So why then, if the Church has the authority to set captives free, would this woman feel she had no escape? 

strippersnIt’s the same reason that a woman I met who was working in a strip club took one look at our Bibles which say, “Jesus Loves Strippers” and boldly and sincerely asked our team, “Does He really?  Am I less than to Him because of what I do?”  Because, up until that point, she had only been met with condemnation from Christians who had chosen to degrade her character right along side the men in the clubs who exploited her.  She didn’t yet know about the Savior who sets us free.  The Savior who convicts but never condemns.  The Savior who loves her so immensely.  She didn’t yet know the Father who created her and saw her as lovely.  The Father who longs to be in relationship with her.  The Father who longs to bless her.  The Father who gave up and sacrificed His own son so that He could have her as His own daughter.  She didn’t know because no one had ever told her or shown her.  She didn’t know because all the Christians she had encountered had joined right along with the World in participating in what Nolot refers to as “slut shaming.”  She was expecting God to do the same. 

Church, we must guard against throwing the baby out with the bathwater!  In rejecting sexual immorality, we have a tendency to also rejected people who are enslaved by the spirit of lust and perversion, especially women!  Women who are simply trying to survive in a pornified culture.  Women who don’t know the freedom found in Christ because we’ve not offered it to them.  Women who look at the Church and see the same double bind found in the strip club.  They feel degraded and vilified for conforming to culture no matter where they turn.  It’s completely understandable that they would choose, therefore, to stay within the context of culture rather than seek refuge in the Church.  Popular culture is familiar and the Church doesn’t feel at all like a refuge.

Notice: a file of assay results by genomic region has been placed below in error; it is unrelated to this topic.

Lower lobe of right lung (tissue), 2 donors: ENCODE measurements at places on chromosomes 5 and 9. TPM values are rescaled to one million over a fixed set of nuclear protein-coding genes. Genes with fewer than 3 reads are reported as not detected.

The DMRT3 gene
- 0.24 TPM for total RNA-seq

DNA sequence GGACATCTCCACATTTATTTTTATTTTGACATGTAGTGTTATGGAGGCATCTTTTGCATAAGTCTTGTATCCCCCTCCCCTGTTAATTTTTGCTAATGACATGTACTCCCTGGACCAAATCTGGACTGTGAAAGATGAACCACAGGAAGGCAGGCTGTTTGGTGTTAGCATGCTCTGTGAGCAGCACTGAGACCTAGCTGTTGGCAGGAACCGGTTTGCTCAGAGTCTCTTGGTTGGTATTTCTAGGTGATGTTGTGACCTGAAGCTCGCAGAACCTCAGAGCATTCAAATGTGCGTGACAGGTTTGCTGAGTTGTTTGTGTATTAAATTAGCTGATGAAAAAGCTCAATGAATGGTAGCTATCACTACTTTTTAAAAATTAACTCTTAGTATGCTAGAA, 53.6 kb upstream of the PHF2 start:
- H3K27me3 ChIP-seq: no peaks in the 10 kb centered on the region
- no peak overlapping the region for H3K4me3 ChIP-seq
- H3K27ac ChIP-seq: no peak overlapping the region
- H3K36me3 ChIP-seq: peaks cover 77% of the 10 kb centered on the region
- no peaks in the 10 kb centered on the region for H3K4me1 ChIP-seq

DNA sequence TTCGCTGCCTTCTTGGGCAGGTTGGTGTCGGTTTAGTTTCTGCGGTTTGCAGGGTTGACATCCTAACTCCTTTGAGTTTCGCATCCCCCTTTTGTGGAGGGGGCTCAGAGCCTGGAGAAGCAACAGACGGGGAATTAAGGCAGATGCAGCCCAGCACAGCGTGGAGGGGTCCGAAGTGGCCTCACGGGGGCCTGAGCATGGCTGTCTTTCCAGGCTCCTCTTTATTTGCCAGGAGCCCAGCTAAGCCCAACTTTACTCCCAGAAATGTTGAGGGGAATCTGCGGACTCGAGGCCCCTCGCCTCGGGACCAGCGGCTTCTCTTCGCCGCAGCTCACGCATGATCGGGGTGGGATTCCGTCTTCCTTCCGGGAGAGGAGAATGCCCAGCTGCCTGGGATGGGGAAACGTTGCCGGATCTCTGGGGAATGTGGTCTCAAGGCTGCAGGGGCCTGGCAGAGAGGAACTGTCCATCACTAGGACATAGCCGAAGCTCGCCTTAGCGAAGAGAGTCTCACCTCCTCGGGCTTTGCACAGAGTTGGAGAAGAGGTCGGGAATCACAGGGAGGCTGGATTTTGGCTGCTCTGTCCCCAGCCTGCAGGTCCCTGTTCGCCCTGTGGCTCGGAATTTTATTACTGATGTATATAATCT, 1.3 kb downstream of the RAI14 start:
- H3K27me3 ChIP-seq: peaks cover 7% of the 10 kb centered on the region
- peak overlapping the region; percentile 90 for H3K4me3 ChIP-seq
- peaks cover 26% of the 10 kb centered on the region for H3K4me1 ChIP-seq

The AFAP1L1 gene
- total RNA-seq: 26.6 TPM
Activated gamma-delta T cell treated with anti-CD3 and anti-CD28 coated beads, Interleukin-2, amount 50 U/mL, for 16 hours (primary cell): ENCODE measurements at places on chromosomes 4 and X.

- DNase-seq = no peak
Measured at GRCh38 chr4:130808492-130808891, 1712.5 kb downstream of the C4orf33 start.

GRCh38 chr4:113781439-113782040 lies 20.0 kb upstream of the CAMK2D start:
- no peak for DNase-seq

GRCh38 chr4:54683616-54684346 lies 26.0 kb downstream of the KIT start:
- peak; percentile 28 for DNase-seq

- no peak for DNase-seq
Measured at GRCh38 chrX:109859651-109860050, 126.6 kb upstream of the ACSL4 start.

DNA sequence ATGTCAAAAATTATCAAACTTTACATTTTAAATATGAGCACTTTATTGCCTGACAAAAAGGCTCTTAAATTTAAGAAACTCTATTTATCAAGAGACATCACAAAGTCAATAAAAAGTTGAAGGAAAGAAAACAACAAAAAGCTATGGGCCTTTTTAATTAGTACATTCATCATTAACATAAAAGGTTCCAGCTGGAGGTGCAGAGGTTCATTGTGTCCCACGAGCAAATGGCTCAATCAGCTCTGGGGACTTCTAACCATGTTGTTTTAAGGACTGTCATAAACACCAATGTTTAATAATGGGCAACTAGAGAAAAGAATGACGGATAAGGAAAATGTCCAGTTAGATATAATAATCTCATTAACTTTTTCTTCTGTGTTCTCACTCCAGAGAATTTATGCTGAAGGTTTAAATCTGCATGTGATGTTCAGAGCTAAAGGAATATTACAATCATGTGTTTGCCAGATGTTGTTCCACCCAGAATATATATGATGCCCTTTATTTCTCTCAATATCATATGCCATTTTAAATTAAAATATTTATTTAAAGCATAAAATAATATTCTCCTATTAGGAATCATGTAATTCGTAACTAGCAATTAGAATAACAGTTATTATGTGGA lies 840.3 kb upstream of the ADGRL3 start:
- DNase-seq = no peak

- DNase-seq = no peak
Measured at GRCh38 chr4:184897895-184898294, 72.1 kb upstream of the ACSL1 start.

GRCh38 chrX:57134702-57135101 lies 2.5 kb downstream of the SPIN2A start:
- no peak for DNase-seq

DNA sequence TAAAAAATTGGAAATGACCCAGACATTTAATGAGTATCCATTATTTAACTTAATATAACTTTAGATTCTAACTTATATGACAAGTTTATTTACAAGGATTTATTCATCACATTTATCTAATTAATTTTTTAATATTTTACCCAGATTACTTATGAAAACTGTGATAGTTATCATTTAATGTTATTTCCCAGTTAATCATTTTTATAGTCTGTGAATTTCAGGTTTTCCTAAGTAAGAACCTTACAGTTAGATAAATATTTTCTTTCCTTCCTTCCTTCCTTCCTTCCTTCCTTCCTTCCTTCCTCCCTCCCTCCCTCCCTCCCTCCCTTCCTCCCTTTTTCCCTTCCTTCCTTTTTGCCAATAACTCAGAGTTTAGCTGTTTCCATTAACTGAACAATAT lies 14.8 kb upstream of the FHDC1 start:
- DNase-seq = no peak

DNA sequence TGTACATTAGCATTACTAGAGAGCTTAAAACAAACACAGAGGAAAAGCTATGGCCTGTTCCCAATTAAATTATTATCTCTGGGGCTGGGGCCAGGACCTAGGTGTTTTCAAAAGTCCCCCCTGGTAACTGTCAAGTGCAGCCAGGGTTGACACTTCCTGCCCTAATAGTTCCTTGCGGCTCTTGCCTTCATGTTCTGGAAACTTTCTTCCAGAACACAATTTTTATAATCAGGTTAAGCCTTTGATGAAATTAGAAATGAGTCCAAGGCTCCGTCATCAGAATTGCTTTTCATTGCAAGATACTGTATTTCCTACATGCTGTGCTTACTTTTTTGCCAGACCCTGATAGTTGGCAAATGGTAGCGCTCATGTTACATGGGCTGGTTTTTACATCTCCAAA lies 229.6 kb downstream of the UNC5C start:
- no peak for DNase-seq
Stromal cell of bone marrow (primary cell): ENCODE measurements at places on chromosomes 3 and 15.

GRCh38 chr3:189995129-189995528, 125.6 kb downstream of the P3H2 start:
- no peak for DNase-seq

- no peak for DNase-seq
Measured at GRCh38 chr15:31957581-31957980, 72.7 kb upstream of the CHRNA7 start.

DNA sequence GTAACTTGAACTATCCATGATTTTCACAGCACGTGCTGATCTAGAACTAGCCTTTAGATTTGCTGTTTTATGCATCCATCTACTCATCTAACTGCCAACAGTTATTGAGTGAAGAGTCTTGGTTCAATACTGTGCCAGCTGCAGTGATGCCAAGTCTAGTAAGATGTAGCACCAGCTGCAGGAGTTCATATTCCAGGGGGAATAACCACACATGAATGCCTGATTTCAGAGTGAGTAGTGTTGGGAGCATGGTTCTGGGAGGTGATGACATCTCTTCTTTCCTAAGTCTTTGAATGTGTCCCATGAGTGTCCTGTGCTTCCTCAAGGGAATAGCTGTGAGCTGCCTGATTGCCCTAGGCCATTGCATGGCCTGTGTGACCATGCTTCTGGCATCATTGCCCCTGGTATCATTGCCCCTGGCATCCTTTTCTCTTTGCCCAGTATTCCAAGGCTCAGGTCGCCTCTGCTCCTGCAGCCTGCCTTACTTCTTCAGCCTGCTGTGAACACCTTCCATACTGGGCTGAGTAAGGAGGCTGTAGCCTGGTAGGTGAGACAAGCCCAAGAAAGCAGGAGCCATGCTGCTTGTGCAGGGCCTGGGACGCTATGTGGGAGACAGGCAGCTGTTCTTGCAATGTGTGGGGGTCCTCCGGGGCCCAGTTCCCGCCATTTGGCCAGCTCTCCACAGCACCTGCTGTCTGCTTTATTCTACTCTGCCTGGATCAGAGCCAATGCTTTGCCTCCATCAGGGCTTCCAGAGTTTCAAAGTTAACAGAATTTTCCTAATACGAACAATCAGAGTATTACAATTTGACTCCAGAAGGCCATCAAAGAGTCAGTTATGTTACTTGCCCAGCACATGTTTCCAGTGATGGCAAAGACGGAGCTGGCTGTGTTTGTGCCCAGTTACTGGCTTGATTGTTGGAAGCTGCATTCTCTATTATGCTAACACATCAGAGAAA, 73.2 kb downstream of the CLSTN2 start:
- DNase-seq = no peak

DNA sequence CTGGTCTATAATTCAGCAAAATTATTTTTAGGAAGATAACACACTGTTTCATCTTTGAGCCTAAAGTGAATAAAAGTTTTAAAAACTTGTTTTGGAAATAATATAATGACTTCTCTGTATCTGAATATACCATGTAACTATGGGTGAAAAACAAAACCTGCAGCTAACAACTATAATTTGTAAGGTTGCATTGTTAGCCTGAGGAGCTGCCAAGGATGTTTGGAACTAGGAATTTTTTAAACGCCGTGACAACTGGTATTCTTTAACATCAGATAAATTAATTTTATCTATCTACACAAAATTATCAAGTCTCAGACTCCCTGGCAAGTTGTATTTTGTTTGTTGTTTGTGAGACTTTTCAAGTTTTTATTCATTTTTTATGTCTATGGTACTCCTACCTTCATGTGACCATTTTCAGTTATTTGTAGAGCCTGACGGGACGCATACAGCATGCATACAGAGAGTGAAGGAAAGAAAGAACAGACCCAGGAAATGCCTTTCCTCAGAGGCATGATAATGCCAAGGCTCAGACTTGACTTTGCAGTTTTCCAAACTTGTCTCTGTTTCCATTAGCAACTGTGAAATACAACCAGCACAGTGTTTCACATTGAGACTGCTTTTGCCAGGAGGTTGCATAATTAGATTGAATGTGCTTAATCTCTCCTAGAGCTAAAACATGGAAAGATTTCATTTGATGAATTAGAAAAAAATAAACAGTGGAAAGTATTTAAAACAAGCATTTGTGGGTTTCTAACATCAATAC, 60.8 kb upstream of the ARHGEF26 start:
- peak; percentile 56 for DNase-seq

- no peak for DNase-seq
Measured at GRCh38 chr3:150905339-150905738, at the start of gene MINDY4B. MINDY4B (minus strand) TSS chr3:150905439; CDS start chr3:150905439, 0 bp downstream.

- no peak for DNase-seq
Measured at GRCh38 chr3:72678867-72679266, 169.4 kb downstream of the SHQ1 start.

isaiah61We have to have a better answer than that!  And I believe we do!  To quote Sarah Bessey, author of the book, Jesus Feminist, “The world is failing women, and we, the people of God, know the solution: our beloved Jesus and His Kingdom ways are good news, in every sense of the words!”  And I must tell you that I am beginning to see a huge shift in the way the Body of Christ is responding to women and I’m so encouraged by it!  Ministries such as Exodus Cry, BeLoved, Strip Church, and several others are breaking the female double bind both in the sex industry and within the Church.  Christ is stirring His Bride to go after the lost daughters and shower them with His love and honor.  And from what I’ve seen, it works.  Lo and behold, His Word stands true:  His goodness really does lead us to repentance.  And His light really does shine in the darkness.  And His mercies really are endless.  He really does set captives free, heal the broken-hearted, and bring dead things to life.  He really is the one who so loved the World!